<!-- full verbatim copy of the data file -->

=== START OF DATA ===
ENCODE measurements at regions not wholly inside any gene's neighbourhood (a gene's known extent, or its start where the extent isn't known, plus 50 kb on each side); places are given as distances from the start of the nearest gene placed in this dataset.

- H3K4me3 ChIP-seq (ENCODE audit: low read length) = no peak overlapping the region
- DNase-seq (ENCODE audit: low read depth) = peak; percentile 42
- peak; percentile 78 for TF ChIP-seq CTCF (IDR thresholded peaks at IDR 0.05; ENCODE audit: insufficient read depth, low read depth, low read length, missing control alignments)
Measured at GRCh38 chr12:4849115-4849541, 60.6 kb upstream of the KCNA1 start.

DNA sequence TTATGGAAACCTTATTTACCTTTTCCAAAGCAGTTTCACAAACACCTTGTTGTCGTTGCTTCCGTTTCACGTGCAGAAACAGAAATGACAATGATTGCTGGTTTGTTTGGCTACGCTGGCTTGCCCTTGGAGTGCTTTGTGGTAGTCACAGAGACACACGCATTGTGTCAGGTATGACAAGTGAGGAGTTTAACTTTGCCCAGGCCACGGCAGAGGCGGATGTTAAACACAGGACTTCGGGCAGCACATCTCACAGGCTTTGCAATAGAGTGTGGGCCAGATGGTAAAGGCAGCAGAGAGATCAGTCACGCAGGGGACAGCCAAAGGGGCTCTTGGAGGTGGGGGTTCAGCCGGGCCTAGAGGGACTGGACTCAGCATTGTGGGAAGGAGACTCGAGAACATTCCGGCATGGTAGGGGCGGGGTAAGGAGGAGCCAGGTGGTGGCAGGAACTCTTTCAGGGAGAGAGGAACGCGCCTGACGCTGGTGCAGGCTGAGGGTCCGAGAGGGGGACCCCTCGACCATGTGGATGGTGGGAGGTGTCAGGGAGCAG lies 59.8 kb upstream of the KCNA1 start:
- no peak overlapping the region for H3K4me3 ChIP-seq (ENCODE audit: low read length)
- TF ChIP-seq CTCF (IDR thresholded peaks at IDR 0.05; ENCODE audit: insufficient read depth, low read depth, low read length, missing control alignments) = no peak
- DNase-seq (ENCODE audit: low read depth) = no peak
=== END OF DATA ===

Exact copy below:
ENCODE measurements at regions not wholly inside any gene's neighbourhood (a gene's known extent, or its start where the extent isn't known, plus 50 kb on each side); places are given as distances from the start of the nearest gene placed in this dataset.

- H3K4me3 ChIP-seq (ENCODE audit: low read length) = no peak overlapping the region
- DNase-seq (ENCODE audit: low read depth) = peak; percentile 42
- peak; percentile 78 for TF ChIP-seq CTCF (IDR thresholded peaks at IDR 0.05; ENCODE audit: insufficient read depth, low read depth, low read length, missing control alignments)
Measured at GRCh38 chr12:4849115-4849541, 60.6 kb upstream of the KCNA1 start.

DNA sequence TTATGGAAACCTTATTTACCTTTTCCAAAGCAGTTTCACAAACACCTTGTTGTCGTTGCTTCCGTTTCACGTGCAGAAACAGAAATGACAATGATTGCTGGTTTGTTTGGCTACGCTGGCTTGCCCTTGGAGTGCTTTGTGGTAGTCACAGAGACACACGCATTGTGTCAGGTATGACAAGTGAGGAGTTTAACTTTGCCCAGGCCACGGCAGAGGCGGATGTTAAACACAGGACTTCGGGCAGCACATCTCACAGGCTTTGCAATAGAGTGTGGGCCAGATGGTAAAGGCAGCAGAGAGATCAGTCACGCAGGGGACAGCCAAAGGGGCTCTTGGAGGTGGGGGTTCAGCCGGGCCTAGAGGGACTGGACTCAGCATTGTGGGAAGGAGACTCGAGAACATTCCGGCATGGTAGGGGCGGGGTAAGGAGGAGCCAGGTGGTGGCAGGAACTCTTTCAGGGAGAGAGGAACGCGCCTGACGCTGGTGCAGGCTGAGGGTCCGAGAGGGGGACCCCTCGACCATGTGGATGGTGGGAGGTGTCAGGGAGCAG lies 59.8 kb upstream of the KCNA1 start:
- no peak overlapping the region for H3K4me3 ChIP-seq (ENCODE audit: low read length)
- TF ChIP-seq CTCF (IDR thresholded peaks at IDR 0.05; ENCODE audit: insufficient read depth, low read depth, low read length, missing control alignments) = no peak
- DNase-seq (ENCODE audit: low read depth) = no peak